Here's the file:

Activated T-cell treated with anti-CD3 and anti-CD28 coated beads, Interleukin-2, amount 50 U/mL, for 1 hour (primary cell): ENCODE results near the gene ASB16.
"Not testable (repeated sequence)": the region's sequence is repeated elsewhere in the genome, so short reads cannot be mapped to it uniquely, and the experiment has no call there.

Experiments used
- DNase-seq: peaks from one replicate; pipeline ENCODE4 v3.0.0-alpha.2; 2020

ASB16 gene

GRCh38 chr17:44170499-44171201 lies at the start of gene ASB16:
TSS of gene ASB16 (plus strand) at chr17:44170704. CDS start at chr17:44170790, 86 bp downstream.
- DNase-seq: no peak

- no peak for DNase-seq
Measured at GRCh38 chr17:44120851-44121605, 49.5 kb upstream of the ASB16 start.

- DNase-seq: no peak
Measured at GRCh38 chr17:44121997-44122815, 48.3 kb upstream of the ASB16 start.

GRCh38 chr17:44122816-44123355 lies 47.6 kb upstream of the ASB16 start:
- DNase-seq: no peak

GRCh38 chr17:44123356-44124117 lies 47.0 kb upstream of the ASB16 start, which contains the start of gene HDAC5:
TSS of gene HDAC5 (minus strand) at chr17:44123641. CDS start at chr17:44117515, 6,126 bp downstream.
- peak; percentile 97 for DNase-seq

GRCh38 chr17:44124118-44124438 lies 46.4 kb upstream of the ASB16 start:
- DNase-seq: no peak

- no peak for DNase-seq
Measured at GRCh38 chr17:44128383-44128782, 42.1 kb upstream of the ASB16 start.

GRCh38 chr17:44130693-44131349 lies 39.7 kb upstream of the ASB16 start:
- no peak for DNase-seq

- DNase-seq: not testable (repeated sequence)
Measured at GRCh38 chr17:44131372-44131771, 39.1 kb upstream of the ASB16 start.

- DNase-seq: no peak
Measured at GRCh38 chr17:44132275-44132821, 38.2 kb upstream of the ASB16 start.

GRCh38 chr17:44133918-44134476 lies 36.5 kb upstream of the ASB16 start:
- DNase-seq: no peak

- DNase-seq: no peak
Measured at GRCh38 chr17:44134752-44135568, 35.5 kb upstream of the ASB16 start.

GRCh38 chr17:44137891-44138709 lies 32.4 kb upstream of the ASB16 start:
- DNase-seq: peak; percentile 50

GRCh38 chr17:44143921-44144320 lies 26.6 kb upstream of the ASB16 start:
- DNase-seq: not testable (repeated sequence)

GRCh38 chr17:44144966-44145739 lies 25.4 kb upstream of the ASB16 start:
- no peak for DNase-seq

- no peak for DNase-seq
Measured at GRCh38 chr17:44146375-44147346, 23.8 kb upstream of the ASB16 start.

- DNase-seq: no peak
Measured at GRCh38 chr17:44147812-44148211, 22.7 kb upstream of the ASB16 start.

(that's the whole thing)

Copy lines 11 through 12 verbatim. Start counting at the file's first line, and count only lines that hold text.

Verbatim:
- DNase-seq: no peak
Measured at GRCh38 chr17:44121997-44122815, 48.3 kb upstream of the ASB16 start.